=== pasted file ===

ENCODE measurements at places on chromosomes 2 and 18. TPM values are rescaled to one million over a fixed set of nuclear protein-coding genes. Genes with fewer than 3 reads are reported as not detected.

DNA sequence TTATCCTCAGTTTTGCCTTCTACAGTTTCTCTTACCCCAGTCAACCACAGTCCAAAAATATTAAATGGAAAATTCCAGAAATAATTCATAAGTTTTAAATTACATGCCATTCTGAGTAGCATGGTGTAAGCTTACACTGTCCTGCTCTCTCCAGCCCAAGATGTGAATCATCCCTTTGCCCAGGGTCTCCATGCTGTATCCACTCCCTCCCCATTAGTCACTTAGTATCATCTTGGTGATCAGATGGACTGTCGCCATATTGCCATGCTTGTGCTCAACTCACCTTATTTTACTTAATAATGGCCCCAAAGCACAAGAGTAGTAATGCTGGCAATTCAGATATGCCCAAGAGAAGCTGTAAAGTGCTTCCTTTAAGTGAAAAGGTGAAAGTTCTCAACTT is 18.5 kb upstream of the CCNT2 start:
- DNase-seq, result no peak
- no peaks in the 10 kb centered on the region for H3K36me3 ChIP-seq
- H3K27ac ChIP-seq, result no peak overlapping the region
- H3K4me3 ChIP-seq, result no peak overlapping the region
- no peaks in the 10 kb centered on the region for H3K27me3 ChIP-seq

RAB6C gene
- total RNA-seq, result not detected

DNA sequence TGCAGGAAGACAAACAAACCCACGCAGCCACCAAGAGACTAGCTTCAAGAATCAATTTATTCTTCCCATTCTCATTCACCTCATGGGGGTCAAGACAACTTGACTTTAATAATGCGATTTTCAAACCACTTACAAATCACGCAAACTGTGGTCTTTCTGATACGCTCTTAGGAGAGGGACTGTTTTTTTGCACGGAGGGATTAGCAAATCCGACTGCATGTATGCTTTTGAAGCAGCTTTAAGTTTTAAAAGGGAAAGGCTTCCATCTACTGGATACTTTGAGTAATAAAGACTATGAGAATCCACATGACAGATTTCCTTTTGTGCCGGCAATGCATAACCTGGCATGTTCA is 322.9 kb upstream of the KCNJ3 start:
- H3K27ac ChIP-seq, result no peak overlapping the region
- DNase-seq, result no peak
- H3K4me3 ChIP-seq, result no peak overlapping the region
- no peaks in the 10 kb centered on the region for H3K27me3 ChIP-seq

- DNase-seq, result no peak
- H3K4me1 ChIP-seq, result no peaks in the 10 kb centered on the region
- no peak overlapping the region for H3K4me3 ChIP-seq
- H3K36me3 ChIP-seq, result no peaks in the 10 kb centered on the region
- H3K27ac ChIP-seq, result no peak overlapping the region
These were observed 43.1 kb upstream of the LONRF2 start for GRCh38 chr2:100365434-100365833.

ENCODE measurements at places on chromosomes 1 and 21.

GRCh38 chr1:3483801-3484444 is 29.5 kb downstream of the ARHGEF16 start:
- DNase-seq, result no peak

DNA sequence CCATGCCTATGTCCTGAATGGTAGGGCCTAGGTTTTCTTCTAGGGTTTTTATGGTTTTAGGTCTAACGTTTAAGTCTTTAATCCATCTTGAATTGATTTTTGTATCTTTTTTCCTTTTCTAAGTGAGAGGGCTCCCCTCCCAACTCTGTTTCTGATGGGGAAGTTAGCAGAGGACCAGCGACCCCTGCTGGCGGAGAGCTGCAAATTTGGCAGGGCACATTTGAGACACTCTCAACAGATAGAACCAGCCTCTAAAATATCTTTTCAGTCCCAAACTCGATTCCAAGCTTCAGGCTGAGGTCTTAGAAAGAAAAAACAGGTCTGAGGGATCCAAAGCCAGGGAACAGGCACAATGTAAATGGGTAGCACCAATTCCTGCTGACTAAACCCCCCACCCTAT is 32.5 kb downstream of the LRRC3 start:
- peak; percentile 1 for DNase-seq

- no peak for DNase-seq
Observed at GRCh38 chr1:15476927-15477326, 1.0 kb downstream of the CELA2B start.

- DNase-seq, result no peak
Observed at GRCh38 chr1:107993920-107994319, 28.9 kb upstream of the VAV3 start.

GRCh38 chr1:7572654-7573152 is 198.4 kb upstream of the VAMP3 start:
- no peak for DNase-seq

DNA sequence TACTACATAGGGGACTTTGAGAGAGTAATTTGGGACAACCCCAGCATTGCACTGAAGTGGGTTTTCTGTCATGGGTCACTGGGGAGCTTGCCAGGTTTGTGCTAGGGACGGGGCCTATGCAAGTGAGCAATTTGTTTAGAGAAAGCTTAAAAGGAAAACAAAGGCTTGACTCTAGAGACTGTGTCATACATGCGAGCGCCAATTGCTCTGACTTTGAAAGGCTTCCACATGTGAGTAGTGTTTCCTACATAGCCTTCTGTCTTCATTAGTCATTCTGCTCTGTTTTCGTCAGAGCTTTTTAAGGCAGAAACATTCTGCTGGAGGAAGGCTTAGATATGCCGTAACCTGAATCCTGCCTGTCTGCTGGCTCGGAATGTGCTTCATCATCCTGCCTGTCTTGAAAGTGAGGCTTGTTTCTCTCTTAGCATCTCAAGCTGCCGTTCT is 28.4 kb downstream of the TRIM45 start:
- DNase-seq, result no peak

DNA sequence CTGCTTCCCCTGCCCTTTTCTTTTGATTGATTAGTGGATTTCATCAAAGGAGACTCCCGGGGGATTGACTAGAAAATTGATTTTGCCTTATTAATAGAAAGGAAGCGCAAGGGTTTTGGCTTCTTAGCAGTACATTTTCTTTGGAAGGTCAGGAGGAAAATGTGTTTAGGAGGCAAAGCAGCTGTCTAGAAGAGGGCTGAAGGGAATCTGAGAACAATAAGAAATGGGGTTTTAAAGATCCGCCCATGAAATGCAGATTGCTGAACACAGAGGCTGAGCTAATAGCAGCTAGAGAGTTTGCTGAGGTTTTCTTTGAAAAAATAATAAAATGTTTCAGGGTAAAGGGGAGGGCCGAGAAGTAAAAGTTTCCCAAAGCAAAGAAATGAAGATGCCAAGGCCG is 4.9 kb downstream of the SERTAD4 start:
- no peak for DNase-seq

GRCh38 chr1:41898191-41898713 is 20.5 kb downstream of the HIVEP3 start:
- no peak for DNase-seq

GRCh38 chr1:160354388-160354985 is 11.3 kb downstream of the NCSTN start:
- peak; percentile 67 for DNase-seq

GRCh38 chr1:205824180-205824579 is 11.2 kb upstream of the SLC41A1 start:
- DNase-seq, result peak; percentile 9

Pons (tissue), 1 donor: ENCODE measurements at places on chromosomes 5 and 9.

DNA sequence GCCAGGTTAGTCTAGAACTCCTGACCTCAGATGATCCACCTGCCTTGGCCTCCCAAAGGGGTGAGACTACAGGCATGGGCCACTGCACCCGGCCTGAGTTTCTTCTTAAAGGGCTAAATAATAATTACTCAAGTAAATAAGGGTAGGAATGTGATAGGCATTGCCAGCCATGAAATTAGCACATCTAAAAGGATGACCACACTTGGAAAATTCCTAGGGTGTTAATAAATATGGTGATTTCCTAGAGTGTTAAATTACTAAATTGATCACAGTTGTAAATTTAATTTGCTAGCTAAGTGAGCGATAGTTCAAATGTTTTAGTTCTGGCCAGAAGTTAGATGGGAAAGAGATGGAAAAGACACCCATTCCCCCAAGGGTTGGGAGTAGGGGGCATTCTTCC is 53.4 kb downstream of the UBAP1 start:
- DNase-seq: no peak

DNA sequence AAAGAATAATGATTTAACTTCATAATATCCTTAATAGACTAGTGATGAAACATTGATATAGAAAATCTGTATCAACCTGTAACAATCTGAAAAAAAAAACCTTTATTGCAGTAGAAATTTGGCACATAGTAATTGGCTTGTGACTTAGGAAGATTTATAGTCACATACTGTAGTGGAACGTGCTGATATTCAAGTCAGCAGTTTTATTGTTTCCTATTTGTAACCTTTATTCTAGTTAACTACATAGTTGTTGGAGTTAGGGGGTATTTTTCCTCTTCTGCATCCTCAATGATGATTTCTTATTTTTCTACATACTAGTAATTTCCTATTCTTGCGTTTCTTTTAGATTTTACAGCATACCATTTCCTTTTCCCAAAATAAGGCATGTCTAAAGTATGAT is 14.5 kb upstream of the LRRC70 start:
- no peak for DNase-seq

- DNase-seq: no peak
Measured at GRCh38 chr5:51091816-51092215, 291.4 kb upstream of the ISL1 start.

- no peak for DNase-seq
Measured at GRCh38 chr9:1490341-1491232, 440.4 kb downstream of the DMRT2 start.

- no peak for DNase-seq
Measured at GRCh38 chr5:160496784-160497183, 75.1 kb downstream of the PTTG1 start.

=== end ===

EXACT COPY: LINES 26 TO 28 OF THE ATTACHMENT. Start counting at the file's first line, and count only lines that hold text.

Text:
- no peak for DNase-seq
Observed at GRCh38 chr1:15476927-15477326, 1.0 kb downstream of the CELA2B start.

- DNase-seq, result no peak